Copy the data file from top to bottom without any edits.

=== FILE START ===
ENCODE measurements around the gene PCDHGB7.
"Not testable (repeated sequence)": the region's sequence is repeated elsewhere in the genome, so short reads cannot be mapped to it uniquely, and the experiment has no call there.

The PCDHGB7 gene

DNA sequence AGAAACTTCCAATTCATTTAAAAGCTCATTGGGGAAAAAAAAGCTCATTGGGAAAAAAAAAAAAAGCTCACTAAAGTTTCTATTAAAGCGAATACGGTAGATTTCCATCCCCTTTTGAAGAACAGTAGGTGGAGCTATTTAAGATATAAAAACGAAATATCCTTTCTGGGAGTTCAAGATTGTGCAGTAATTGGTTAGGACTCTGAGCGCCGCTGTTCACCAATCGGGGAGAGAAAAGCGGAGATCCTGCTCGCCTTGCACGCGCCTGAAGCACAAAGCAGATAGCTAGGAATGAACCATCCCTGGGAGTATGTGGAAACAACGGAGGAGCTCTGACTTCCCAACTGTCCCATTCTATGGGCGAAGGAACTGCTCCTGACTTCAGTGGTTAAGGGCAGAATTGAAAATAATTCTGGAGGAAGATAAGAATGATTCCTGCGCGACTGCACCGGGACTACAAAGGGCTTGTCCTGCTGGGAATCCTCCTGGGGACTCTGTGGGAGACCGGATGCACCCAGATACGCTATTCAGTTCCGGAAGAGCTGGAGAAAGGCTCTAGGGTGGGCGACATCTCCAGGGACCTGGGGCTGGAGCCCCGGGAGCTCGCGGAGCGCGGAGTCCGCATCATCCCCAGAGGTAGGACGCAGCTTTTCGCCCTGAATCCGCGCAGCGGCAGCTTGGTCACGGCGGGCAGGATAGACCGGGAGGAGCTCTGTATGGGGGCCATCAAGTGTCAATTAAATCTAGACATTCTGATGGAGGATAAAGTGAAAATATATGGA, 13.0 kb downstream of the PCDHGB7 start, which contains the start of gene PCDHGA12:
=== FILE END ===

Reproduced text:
ENCODE measurements around the gene PCDHGB7.
"Not testable (repeated sequence)": the region's sequence is repeated elsewhere in the genome, so short reads cannot be mapped to it uniquely, and the experiment has no call there.

The PCDHGB7 gene

DNA sequence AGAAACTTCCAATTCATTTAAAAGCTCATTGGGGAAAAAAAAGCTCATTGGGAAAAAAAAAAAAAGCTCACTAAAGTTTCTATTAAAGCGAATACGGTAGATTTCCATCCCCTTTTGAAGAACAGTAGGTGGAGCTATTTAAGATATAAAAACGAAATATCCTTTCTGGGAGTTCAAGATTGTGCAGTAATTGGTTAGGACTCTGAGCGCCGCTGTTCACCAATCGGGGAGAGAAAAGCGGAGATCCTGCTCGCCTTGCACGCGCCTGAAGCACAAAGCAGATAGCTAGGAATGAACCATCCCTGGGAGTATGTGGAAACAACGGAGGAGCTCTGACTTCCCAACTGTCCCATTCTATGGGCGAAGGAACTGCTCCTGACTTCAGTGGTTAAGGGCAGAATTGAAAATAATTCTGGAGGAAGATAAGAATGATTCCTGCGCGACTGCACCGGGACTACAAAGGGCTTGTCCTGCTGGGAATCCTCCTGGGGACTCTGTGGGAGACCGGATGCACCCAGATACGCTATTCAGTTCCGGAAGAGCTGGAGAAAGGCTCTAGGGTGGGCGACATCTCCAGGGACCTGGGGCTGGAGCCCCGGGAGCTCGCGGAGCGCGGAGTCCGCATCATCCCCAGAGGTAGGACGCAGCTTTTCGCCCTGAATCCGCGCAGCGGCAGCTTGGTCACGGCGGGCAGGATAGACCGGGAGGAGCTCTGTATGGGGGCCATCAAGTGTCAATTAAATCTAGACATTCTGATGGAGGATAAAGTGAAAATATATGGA, 13.0 kb downstream of the PCDHGB7 start, which contains the start of gene PCDHGA12: